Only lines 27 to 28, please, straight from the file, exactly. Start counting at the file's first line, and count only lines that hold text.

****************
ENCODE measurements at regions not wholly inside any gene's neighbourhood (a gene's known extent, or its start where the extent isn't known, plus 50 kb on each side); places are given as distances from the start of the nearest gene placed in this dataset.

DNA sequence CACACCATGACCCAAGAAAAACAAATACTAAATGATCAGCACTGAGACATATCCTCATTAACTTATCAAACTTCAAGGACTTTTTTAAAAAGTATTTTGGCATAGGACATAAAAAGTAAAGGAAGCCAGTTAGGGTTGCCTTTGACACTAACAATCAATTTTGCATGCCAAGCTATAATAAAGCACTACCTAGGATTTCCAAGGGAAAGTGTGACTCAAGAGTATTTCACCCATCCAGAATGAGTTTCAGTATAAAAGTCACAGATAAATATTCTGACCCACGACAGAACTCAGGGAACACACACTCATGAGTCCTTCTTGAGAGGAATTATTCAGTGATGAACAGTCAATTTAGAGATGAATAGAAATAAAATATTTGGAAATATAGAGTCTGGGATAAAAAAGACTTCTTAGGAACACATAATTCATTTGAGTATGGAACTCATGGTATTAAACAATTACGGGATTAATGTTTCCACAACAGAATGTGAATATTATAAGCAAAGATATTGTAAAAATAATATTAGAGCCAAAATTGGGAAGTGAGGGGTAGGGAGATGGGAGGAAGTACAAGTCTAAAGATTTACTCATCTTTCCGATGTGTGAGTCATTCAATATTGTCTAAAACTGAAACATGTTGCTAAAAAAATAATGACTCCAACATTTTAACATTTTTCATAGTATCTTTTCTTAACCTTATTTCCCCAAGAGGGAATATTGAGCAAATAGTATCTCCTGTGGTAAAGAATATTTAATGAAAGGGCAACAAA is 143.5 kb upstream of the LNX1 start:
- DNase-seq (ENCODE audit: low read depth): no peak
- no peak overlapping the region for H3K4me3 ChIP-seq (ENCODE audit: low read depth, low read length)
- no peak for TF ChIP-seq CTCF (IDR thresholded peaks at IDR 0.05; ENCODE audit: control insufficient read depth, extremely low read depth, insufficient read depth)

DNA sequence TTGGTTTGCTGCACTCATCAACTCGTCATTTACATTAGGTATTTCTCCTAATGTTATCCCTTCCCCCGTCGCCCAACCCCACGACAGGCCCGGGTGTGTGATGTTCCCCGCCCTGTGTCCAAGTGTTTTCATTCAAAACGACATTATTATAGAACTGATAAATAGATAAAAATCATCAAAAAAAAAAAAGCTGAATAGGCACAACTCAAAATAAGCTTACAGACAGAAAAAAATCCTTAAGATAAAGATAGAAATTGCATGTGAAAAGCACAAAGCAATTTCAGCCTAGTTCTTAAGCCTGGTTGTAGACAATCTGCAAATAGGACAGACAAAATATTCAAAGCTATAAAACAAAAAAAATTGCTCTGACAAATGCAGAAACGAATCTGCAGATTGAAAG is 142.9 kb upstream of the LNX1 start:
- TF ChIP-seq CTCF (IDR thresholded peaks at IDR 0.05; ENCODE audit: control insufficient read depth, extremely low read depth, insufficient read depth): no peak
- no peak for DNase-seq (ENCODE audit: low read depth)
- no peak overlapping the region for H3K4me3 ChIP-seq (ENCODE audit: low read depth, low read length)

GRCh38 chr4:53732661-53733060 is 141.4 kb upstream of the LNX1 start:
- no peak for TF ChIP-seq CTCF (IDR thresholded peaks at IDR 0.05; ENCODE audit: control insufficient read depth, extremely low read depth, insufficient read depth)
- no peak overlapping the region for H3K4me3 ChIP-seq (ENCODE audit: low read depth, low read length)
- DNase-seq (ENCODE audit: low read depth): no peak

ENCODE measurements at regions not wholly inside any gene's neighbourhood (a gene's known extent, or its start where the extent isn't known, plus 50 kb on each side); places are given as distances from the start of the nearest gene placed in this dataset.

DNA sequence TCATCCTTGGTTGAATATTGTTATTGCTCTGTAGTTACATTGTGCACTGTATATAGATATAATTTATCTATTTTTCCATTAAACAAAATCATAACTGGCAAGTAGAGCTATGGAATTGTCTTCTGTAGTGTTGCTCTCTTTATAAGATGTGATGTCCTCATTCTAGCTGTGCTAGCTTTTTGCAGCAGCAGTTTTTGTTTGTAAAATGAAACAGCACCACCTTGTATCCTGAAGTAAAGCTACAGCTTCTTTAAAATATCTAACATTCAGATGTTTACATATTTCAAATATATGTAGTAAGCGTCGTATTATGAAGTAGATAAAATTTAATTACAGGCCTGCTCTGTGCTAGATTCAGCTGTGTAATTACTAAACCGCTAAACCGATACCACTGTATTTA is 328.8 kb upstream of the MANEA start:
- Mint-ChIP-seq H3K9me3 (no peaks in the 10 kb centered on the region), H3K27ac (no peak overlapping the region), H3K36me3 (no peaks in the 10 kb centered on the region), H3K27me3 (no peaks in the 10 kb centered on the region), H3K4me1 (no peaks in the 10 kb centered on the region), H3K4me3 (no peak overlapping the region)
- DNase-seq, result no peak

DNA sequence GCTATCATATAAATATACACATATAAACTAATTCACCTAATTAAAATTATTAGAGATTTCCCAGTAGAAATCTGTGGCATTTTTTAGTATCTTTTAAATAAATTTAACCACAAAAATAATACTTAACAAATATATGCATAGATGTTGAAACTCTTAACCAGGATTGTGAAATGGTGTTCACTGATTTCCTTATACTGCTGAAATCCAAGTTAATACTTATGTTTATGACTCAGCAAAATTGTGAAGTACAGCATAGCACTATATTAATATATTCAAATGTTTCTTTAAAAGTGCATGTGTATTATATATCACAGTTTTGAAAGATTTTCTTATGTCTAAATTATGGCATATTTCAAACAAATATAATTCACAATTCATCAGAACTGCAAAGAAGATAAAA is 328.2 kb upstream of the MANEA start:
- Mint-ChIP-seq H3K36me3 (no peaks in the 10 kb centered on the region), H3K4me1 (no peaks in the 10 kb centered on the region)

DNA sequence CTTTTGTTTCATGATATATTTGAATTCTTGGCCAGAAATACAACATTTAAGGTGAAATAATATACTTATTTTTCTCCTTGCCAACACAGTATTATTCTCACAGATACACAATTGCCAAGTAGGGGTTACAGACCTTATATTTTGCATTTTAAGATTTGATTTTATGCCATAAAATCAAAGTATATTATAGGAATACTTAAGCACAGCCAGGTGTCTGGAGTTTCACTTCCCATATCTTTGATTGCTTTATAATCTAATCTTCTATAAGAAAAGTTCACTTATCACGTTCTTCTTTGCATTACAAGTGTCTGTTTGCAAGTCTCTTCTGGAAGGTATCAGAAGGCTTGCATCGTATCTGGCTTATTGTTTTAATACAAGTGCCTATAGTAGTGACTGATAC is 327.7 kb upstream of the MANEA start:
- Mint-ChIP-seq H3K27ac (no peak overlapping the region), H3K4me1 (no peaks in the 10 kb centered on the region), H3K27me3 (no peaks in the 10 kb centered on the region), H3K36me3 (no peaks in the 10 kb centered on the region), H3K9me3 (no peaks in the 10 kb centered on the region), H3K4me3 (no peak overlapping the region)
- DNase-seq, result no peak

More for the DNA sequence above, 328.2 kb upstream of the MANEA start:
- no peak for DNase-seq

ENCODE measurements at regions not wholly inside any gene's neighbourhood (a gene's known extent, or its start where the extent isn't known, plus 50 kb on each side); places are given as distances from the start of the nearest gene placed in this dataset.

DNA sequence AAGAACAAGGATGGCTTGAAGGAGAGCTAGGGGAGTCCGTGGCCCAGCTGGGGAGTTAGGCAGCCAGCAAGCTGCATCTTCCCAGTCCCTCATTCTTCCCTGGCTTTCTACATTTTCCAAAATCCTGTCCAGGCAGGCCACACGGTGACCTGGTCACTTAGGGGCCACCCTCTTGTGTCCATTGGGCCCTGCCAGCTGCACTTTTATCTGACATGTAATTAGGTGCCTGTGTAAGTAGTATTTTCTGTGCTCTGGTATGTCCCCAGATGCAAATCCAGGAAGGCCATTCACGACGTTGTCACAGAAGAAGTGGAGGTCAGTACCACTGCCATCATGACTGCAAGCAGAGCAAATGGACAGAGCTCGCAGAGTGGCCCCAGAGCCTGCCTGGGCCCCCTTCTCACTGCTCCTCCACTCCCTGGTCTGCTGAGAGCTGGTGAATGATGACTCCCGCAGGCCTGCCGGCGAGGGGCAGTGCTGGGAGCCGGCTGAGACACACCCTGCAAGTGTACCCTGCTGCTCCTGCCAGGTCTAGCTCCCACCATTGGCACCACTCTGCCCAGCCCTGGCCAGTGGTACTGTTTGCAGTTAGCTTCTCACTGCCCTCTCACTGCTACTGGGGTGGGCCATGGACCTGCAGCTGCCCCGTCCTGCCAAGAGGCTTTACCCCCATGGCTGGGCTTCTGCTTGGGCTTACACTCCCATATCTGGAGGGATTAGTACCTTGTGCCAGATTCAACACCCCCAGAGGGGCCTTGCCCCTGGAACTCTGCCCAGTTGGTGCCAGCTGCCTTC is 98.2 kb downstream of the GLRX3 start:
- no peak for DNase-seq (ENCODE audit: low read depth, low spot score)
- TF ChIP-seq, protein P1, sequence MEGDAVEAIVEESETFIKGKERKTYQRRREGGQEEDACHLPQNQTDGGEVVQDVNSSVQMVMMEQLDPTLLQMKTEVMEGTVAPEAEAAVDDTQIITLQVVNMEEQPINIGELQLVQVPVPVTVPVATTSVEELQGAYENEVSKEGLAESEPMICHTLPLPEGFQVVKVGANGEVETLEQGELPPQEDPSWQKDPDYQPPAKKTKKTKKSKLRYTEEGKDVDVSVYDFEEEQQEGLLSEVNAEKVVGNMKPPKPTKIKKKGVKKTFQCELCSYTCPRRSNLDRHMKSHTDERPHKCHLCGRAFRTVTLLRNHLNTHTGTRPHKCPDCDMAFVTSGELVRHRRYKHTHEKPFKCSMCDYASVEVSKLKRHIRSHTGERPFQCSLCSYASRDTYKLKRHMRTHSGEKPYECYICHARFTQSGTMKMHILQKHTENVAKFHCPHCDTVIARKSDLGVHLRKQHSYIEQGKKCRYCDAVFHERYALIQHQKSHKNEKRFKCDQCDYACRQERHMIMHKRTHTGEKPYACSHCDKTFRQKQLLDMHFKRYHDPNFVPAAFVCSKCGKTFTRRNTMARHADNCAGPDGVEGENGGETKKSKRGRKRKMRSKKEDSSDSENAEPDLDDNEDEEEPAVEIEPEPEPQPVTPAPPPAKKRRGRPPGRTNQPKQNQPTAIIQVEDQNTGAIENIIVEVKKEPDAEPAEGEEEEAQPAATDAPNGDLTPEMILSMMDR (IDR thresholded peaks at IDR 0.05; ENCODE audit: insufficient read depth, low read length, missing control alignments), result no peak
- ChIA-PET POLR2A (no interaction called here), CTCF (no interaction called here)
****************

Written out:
- no peak for DNase-seq (ENCODE audit: low read depth, low spot score)
- TF ChIP-seq, protein P1, sequence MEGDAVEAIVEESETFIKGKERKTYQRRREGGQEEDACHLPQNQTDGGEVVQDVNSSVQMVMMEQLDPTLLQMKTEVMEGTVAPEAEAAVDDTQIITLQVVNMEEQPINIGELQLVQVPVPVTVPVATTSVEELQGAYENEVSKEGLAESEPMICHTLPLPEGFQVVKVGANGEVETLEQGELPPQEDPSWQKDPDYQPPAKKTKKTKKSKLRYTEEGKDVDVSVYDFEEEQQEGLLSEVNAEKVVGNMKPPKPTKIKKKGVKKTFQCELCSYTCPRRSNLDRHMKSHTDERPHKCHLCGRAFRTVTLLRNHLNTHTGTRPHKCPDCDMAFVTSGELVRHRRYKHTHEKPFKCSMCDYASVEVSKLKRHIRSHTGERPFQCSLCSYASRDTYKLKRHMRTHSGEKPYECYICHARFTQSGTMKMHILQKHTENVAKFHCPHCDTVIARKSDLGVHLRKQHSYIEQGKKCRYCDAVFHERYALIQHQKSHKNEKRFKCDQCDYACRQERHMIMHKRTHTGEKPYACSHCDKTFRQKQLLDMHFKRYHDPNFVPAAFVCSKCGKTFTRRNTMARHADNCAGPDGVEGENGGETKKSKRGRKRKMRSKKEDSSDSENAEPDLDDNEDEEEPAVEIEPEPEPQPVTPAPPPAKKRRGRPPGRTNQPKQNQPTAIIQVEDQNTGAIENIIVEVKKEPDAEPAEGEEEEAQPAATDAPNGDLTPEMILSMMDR (IDR thresholded peaks at IDR 0.05; ENCODE audit: insufficient read depth, low read length, missing control alignments), result no peak